Question: Either STRONGLY agree or disagree with the statement,“music, art and literature are of more value than science and technology in the world”.
The verity is, science and arts are tantamount to, not paramount over, each other
“Science, by definition, is soulless.” Eddy, an almost ardent artist, gave this utterance one day. Edo, Eddy’s brother, an equally fervent physicist, naturally took a different view. He argued that arts of any kind was over-sentimental, and all artists were living in a fairy-tale world. Both of them, and indeed both, have their points. But these points are, however sound they may sound, as the Book of Ecclesiastes says, nothing new under the sun. In fact, similar arguments can be found in fossil.
While the debate over the proposition “music, art and literature are of more value than science and technology in the world” is not new, it is ferocious. Whether zealous scientists or the horde of fanatical artists won is out of what I can determine. What I do know is that, science and art were once, as they now are, at war. A meaningless war, in my opinion. Branches of the same antler as they originally are, under no circumstance should they now be antagonistic to each other.
To begin with, what is science? From Internet, electronic communications, medicine, to genetic manipulation, it has provided us much to mitigate the miseries of ailment and toil. All the while, the perceived utopia, “Global village”, has also been promised. Friends on the other side of the Earth are all one click away. Trifling as these may seem, but it is only because we have got too used to technology, and thus become less appreciative of it.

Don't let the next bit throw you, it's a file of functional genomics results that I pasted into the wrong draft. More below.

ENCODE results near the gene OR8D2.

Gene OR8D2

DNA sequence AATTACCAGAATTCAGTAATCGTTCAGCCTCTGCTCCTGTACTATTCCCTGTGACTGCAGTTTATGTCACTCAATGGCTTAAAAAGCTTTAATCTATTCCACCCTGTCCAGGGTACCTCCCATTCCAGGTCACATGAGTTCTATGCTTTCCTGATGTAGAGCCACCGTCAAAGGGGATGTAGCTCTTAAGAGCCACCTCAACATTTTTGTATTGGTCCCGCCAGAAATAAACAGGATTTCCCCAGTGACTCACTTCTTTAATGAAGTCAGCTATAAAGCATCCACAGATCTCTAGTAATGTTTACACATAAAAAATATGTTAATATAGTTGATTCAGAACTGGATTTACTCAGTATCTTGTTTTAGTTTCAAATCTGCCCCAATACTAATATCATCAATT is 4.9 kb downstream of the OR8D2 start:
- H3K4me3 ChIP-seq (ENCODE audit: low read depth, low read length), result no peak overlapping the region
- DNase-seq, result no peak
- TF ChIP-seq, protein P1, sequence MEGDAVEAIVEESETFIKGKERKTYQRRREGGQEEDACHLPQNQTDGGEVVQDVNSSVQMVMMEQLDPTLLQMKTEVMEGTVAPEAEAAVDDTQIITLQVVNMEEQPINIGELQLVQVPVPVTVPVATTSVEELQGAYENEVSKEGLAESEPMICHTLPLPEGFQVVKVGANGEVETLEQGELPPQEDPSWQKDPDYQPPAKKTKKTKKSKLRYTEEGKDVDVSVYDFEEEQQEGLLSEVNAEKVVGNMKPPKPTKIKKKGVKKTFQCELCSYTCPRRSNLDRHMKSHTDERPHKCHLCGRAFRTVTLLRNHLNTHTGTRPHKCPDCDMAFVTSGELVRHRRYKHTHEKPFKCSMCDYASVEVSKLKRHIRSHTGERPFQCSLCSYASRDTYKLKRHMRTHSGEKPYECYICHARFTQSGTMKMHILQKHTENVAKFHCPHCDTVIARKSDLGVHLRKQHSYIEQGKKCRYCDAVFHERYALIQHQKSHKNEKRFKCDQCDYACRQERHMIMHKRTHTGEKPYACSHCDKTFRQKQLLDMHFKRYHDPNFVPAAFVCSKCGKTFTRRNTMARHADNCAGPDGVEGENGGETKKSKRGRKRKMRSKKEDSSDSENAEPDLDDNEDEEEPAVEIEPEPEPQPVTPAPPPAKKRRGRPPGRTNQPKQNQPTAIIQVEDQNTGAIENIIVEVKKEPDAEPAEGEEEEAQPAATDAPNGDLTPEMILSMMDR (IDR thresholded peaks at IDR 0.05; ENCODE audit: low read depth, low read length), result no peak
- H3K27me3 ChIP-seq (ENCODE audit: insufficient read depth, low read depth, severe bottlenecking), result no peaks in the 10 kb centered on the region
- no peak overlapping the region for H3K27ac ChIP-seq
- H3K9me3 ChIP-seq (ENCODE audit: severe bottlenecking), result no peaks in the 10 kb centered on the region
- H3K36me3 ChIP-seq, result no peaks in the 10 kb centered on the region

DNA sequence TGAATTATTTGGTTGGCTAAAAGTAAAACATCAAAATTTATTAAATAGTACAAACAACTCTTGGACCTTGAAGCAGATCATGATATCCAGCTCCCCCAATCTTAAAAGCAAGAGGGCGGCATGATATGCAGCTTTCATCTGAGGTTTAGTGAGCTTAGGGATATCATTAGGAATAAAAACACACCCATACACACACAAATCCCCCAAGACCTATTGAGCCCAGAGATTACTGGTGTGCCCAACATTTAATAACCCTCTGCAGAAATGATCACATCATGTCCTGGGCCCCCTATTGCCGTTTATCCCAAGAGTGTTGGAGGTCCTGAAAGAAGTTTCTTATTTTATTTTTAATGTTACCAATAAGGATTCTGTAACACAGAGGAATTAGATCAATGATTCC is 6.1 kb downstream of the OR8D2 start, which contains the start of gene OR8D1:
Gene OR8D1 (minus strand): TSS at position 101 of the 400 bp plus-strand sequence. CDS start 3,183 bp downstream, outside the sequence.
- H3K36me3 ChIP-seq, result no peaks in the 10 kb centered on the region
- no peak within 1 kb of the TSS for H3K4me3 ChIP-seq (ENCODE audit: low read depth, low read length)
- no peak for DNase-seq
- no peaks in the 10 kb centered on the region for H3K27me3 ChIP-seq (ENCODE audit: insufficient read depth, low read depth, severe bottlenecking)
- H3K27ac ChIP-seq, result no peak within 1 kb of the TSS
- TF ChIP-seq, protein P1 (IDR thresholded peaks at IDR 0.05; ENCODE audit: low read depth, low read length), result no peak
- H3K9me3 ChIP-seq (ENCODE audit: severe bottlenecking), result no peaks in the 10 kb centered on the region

However, it is the nature of science which really contributes to the stability of our society. For even the most essential knowledge to be formed, regularities in our nervous system must consistently cohere with the regularities in the external environment. We know that total coherence, even in the most integrated brain, is impossible. It is not even a dream in a dream to say that the world we currently live and view is free from contradiction. It is science, which has given us a list of orders that help us comprehend our complex world; it is science, which has promoted reason and offered us logical thinking. From science, we draw strength as an individual and also a society.
Yet, human beings cannot just live by reason alone. Paradoxically, human regularities, most being consistent throughout one’s life, comprise also inadvertence. Once the terrors, the eternal torment since your birth, tangibly intrude upon your life and threaten to destroy you, reason seems particularly futile. Hence humans turn to the bliss everlasting, arts. Artistic sense, whether born of the fear of leaving nothing on earth after one’s own death, or purely a love of beauty, or both, appears intrinsic. By immersing yourself in arts, you find consolation, a temporary peace, and any good spiritual experience you can name. Arts, music, literature, painting, and so on, does pose a positively blithesome effect on people.
So both science and arts have their grandeur, which will win the windy war? Probably no one can tell. However, in reality, neither the truly brilliant scientists, nor the most sophisticated artist, would profess to prescribe victory. They would studiously, at the same time quietly, plow their own fields. At their enlightened hearts, I believe, does not lurk the idea of ruling out the other. I truly believe Eddy and Edo, too, would acknowledge that science and arts are parts of the whole story of humanity after all, when they finally quit the stage of callowness.